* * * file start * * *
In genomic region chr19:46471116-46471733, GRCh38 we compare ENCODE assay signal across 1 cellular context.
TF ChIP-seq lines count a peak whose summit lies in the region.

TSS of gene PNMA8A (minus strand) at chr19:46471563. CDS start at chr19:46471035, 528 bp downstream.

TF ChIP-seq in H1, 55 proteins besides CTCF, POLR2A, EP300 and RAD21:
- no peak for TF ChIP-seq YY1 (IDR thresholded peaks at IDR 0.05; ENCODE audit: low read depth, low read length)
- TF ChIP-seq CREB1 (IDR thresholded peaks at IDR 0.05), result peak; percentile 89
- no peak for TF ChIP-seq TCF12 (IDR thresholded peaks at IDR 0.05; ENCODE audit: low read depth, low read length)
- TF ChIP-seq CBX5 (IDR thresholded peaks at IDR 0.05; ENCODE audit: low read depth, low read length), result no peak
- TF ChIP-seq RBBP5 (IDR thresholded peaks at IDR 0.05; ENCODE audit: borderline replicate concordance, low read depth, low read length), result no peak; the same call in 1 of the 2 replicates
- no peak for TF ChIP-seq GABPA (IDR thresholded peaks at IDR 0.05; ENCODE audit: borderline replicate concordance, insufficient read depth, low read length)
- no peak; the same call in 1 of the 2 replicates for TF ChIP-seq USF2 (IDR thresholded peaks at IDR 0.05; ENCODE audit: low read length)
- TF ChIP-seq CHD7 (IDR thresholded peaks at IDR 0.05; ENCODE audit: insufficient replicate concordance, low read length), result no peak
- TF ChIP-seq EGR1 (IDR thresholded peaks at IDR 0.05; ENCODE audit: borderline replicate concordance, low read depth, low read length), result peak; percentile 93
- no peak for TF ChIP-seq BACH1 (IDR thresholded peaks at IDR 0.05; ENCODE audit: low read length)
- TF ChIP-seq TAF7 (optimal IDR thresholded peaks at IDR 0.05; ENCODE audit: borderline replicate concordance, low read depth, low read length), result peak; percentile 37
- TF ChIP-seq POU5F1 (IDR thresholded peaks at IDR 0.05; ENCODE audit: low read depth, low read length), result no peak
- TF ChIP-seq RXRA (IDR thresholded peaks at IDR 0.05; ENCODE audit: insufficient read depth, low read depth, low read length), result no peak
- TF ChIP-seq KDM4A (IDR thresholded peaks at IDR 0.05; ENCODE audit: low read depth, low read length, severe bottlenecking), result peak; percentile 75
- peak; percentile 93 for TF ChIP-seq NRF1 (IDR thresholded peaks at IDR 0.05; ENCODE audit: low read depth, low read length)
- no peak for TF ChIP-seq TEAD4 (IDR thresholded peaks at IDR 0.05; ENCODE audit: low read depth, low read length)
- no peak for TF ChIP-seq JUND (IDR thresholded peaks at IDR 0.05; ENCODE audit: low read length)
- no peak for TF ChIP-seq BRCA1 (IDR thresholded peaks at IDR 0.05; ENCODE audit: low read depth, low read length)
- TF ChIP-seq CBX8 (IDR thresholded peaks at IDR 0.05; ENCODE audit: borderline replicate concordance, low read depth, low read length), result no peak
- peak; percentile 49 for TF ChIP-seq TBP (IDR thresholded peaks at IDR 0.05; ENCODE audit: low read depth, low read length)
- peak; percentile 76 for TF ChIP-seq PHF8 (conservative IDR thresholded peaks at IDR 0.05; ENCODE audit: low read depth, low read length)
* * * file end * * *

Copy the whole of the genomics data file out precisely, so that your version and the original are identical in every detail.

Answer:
In genomic region chr19:46471116-46471733, GRCh38 we compare ENCODE assay signal across 1 cellular context.
TF ChIP-seq lines count a peak whose summit lies in the region.

TSS of gene PNMA8A (minus strand) at chr19:46471563. CDS start at chr19:46471035, 528 bp downstream.

TF ChIP-seq in H1, 55 proteins besides CTCF, POLR2A, EP300 and RAD21:
- no peak for TF ChIP-seq YY1 (IDR thresholded peaks at IDR 0.05; ENCODE audit: low read depth, low read length)
- TF ChIP-seq CREB1 (IDR thresholded peaks at IDR 0.05), result peak; percentile 89
- no peak for TF ChIP-seq TCF12 (IDR thresholded peaks at IDR 0.05; ENCODE audit: low read depth, low read length)
- TF ChIP-seq CBX5 (IDR thresholded peaks at IDR 0.05; ENCODE audit: low read depth, low read length), result no peak
- TF ChIP-seq RBBP5 (IDR thresholded peaks at IDR 0.05; ENCODE audit: borderline replicate concordance, low read depth, low read length), result no peak; the same call in 1 of the 2 replicates
- no peak for TF ChIP-seq GABPA (IDR thresholded peaks at IDR 0.05; ENCODE audit: borderline replicate concordance, insufficient read depth, low read length)
- no peak; the same call in 1 of the 2 replicates for TF ChIP-seq USF2 (IDR thresholded peaks at IDR 0.05; ENCODE audit: low read length)
- TF ChIP-seq CHD7 (IDR thresholded peaks at IDR 0.05; ENCODE audit: insufficient replicate concordance, low read length), result no peak
- TF ChIP-seq EGR1 (IDR thresholded peaks at IDR 0.05; ENCODE audit: borderline replicate concordance, low read depth, low read length), result peak; percentile 93
- no peak for TF ChIP-seq BACH1 (IDR thresholded peaks at IDR 0.05; ENCODE audit: low read length)
- TF ChIP-seq TAF7 (optimal IDR thresholded peaks at IDR 0.05; ENCODE audit: borderline replicate concordance, low read depth, low read length), result peak; percentile 37
- TF ChIP-seq POU5F1 (IDR thresholded peaks at IDR 0.05; ENCODE audit: low read depth, low read length), result no peak
- TF ChIP-seq RXRA (IDR thresholded peaks at IDR 0.05; ENCODE audit: insufficient read depth, low read depth, low read length), result no peak
- TF ChIP-seq KDM4A (IDR thresholded peaks at IDR 0.05; ENCODE audit: low read depth, low read length, severe bottlenecking), result peak; percentile 75
- peak; percentile 93 for TF ChIP-seq NRF1 (IDR thresholded peaks at IDR 0.05; ENCODE audit: low read depth, low read length)
- no peak for TF ChIP-seq TEAD4 (IDR thresholded peaks at IDR 0.05; ENCODE audit: low read depth, low read length)
- no peak for TF ChIP-seq JUND (IDR thresholded peaks at IDR 0.05; ENCODE audit: low read length)
- no peak for TF ChIP-seq BRCA1 (IDR thresholded peaks at IDR 0.05; ENCODE audit: low read depth, low read length)
- TF ChIP-seq CBX8 (IDR thresholded peaks at IDR 0.05; ENCODE audit: borderline replicate concordance, low read depth, low read length), result no peak
- peak; percentile 49 for TF ChIP-seq TBP (IDR thresholded peaks at IDR 0.05; ENCODE audit: low read depth, low read length)
- peak; percentile 76 for TF ChIP-seq PHF8 (conservative IDR thresholded peaks at IDR 0.05; ENCODE audit: low read depth, low read length)